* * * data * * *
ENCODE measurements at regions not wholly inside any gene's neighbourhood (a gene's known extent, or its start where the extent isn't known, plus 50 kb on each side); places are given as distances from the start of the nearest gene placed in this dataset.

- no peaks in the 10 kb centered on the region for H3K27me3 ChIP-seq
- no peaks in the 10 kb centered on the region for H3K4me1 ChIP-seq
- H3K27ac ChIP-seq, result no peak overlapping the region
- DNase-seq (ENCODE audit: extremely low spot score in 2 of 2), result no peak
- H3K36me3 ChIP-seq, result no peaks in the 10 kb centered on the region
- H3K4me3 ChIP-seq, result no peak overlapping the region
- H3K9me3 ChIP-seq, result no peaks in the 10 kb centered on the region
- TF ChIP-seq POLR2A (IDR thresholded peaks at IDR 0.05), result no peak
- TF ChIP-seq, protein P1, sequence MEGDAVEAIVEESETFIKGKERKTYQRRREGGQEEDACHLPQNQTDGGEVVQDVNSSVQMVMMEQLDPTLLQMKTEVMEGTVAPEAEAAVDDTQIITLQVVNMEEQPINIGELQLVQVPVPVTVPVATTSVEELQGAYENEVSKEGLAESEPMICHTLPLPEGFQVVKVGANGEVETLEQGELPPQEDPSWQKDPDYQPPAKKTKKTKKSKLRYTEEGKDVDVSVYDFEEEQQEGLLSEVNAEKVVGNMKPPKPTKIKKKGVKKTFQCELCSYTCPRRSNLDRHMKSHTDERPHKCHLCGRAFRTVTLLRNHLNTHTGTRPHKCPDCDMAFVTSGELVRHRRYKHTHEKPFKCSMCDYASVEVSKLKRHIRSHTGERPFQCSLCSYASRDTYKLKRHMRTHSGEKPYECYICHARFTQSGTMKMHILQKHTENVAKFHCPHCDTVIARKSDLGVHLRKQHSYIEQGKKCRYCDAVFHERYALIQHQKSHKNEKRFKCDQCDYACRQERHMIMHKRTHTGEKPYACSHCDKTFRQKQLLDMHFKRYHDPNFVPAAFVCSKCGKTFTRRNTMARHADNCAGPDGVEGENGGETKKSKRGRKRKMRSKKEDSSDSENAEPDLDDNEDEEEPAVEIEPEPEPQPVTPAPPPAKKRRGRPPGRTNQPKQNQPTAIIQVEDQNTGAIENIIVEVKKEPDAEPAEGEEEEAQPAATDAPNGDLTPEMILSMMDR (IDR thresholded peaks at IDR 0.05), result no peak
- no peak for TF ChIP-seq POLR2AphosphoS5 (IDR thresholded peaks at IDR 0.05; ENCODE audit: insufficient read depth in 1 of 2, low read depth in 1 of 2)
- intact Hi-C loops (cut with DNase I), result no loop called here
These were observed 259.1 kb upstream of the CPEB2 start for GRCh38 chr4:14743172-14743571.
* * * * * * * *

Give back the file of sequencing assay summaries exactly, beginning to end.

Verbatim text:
ENCODE measurements at regions not wholly inside any gene's neighbourhood (a gene's known extent, or its start where the extent isn't known, plus 50 kb on each side); places are given as distances from the start of the nearest gene placed in this dataset.

- no peaks in the 10 kb centered on the region for H3K27me3 ChIP-seq
- no peaks in the 10 kb centered on the region for H3K4me1 ChIP-seq
- H3K27ac ChIP-seq, result no peak overlapping the region
- DNase-seq (ENCODE audit: extremely low spot score in 2 of 2), result no peak
- H3K36me3 ChIP-seq, result no peaks in the 10 kb centered on the region
- H3K4me3 ChIP-seq, result no peak overlapping the region
- H3K9me3 ChIP-seq, result no peaks in the 10 kb centered on the region
- TF ChIP-seq POLR2A (IDR thresholded peaks at IDR 0.05), result no peak
- TF ChIP-seq, protein P1, sequence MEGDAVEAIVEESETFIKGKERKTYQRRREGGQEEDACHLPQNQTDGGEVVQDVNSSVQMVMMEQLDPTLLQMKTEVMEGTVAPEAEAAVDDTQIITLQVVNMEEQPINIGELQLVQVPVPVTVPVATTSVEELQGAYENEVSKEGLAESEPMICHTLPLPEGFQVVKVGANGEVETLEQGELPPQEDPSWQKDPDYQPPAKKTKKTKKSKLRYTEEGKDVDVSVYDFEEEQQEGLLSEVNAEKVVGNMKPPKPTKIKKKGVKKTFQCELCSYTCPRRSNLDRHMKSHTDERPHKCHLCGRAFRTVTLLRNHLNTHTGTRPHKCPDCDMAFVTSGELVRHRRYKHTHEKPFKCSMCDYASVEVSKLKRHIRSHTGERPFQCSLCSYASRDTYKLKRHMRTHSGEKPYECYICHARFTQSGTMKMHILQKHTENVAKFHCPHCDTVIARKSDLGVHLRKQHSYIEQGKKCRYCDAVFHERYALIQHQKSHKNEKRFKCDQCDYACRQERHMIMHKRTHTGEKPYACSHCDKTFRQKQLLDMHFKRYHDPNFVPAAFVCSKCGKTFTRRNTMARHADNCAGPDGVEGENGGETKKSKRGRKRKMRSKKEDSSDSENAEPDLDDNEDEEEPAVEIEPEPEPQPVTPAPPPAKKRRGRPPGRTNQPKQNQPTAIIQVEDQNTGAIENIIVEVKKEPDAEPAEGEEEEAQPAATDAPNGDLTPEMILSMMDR (IDR thresholded peaks at IDR 0.05), result no peak
- no peak for TF ChIP-seq POLR2AphosphoS5 (IDR thresholded peaks at IDR 0.05; ENCODE audit: insufficient read depth in 1 of 2, low read depth in 1 of 2)
- intact Hi-C loops (cut with DNase I), result no loop called here
These were observed 259.1 kb upstream of the CPEB2 start for GRCh38 chr4:14743172-14743571.